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  • Kara

Keeping Chickens

While my parents both grew up in a rural area, I most definitively did not. I visited Heifer Ranch in Arkansas as a volunteer a few years ago, and I fell in love with the idea of having chickens. A few years later, we were out for a walk one evening when we saw a new chicken tractor with hens on the property of a local church. (A chicken tractor is a mobile chicken coop that can be moved to a new area of the yard every other day—allowing the chickens access to new insects and plant growth, and allowing a new section of the yard to be fertilized.) I then became obsessed with idea of getting chickens of our own. We were fortunate that, even though we lived in town, it was legal for us to house up to 10 hens on our small property, (no roosters allowed!)

I was hesitant to just go out an purchase chickens. I learned about rent-a-chicken options, ( or but none were available in our area at that time. We found a local woman who was willing to "rent" us two hens. I built a coop in our backyard, and we started our adventures in chicken ownership. Since moving to acreage a few years ago, I built a new coop for the chicken run near our garden, as well as a smaller coop for our younger hens. We are now up to a flock of 10, and find that gives us more than enough eggs to eat and share with family and friends.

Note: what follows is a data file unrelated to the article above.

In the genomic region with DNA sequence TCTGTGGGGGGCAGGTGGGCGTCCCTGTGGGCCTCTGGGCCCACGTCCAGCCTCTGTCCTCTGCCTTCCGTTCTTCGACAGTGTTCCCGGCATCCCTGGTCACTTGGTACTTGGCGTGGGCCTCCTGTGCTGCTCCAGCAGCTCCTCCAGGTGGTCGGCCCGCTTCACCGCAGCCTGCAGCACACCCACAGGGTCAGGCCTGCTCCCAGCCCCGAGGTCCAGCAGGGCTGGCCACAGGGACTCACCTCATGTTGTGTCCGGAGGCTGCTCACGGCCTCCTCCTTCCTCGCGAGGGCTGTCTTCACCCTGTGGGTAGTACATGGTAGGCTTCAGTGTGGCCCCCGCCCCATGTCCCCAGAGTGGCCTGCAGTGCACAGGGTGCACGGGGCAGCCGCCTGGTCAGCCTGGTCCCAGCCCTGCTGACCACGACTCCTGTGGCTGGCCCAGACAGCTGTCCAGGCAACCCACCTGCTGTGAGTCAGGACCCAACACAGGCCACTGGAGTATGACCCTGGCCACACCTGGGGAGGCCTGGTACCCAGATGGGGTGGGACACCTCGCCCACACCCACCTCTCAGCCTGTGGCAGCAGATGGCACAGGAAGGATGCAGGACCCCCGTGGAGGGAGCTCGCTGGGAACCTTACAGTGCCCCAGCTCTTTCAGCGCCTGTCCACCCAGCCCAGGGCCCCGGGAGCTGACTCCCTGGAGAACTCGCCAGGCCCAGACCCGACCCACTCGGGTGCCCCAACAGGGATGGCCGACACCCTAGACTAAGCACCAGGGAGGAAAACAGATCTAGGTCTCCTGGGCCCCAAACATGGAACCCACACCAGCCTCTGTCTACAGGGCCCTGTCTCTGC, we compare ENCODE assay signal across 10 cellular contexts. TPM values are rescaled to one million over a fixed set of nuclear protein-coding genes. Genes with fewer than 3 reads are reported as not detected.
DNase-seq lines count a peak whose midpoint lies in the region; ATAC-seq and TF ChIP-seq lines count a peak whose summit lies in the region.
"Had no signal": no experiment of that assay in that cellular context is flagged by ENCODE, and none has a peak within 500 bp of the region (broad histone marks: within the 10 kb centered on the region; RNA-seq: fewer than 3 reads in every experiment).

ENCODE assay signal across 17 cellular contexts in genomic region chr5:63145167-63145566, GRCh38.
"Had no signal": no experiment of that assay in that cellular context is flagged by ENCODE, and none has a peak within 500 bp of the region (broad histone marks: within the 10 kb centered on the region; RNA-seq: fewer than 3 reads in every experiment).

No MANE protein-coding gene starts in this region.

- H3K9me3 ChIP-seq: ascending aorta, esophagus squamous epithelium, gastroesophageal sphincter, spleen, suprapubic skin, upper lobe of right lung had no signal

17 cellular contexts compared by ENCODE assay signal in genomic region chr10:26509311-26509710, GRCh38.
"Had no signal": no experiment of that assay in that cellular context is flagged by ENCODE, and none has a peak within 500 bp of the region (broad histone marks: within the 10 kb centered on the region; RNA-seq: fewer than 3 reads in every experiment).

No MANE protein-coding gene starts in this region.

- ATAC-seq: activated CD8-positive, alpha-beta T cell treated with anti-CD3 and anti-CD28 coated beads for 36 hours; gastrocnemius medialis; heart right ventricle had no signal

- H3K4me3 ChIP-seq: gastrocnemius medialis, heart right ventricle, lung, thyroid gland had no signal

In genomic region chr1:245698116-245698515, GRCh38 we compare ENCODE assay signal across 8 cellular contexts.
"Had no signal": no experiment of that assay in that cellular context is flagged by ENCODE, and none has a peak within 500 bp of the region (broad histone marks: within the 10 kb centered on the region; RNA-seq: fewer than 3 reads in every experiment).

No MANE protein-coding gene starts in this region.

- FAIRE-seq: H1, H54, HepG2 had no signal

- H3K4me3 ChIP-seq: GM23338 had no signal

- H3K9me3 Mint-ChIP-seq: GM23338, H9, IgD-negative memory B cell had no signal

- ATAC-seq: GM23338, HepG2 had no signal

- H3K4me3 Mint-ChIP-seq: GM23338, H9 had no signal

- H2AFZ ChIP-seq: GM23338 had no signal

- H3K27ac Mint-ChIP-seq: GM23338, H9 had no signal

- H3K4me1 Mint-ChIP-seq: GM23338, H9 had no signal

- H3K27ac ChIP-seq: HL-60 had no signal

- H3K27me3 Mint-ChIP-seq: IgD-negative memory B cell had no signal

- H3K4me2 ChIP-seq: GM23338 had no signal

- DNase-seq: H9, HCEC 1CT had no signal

Through a series of upcoming posts I will be going through some highlights of things to consider for chicken ownership, finding the right coop, and caring for chickens. While they require commitment and effort, they are not an extreme time commitment from day-to-day, and are a wonderful way to bring the farm to wherever you happen to live.

A great pair of booklets by R.J. Ruppenthal make for quick reads on this subject: Backyard Chickens for Beginners and Best Chicken Breeds. Another great resource if you are considering chickens is Robert and Hannah Litt’s A Chicken in Every Yard.

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